3. Julio Jones, Atlanta Falcons: In his trademark fashion, Jones finished 2019 second in yards (1,394), first in air yards (1,913) and snagged six touchdowns on 157 targets. With no exceptional changes to the offense or head coach, Jones is expected to perform in line with his previous years. Having said that, but could the fact that Jones’ 2019 yards per target slid to 8.9 yards (compared to his career average of 9.7) be a canary in the coal mine? We expect Calvin Ridley to compete for targets but the departure of both Austin Hooper and Mohammad Sanu frees up 140 targets. With a bad defense in a shootout division, Falcons’ wide receivers are set to feast.

4. Tyreek Hill, Kansas City Chiefs: Hill’s 2019 campaign was limited to 12 games, yet he still producing 860 yards and seven touchdowns on 89 targets. His 9.7 yards per target was in line with his career average of 9.9. With Hill, Fantasy owners should be aware they’re drafting into upside, not consistency. He’s a dynamic threat on a great offense, and a top Fantasy asset if he and Patrick Mahomes remain healthy.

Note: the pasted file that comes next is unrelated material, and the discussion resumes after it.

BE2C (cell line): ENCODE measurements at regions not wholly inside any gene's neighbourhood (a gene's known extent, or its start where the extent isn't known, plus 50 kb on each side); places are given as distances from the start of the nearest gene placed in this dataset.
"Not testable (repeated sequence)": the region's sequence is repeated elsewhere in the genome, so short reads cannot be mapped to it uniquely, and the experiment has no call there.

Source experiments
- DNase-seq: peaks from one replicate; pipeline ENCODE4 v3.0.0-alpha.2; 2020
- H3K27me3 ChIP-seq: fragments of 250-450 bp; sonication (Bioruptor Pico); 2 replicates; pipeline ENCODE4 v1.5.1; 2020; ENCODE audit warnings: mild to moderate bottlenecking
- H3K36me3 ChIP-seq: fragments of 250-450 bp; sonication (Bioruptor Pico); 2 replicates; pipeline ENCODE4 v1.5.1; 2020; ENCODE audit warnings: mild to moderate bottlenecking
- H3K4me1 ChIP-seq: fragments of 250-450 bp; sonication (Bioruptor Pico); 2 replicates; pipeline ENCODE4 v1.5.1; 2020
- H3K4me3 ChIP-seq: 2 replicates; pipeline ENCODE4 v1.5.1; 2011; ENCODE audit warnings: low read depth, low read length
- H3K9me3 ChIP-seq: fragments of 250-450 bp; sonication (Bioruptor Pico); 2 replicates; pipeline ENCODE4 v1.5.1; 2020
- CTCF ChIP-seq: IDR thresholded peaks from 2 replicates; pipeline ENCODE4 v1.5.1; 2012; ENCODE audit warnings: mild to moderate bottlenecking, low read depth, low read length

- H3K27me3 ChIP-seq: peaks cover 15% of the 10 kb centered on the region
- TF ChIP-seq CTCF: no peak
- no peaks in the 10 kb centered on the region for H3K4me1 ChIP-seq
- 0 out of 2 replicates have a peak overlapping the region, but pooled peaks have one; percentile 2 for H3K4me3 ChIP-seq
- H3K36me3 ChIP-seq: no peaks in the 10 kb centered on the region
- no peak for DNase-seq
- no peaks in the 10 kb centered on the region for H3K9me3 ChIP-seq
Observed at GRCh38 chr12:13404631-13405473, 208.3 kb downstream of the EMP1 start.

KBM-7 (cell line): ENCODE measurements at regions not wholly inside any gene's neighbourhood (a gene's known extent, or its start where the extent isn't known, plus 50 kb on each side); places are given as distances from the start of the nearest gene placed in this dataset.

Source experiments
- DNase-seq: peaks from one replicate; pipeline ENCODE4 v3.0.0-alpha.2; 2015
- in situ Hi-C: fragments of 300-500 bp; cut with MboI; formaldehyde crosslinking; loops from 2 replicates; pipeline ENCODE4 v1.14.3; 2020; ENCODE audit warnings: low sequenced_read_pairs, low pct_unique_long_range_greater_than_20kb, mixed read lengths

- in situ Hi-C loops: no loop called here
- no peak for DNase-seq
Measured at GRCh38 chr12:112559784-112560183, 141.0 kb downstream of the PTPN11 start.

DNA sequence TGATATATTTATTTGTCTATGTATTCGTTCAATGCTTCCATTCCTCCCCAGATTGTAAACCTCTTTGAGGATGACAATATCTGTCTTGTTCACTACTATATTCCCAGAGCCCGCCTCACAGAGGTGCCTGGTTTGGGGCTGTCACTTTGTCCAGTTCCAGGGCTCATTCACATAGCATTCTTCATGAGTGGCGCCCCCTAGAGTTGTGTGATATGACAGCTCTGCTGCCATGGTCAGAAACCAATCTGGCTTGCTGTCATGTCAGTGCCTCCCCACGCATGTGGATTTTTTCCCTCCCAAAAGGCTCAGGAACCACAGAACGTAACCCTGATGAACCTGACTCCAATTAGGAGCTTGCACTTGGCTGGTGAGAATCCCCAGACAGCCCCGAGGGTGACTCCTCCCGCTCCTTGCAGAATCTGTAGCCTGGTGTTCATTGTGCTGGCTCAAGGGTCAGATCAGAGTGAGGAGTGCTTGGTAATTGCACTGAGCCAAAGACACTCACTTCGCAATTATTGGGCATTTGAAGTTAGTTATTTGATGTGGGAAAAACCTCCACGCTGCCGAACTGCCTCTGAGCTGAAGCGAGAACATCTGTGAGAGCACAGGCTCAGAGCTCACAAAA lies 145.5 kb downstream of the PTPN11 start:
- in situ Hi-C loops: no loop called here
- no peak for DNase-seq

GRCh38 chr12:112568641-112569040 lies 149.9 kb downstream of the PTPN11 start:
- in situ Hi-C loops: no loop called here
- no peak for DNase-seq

5. Mike Evans, Tampa Bay Buccaneers: If you’re not salivating at the prospect of drafting a more physical Randy Moss on a team with Tom Brady, we don’t know what to tell you. With Jamies Winston, Evans produced 1,157 yards and eight touchdowns on just 67 receptions (118 targets) in 13 games! Evans benefits most from the increased accuracy from his new QB (exceeded 56 per cent catch rate just once). Extrapolating his career metrics with 2020 predictions: on 128 targets, he’ll catch 78 passes (61 per cent catch rate) for 1,224 yards (which would mark a career best yards per reception) and eight touchdowns (10 per cent touchdown rate).

6. Adam Thielen, Minnesota Vikings: The Vikings’ passing game suffered from too many mouths to feed syndrome in 2019. Splitting just 444 pass attempts between Dalvin Cook, Stefon Diggs, Thielen and Kyle Rudolph ruined its Fantasy stock. With Diggs gone, the offense frees up 94 targets to re-distribute. Under Offensive Coordinator Gary Kubiak, Thielen’s best year is yet to come.

7. Allen Robinson, Chicago Bears: Snagging 1,147 yards on 154 targets thrown by Mitchell Trubisky, Robinson is a special receiver that can produce regardless of QB. The Bears have evolved from a weird pseudo run-centric 22 formation model to a poor man’s Philadelphia offense featuring RPOs, one on one opportunity for the boundary receivers and a bruising run game. Robinson will be put into a similar role as Alshon Jeffrey had on the Eagles.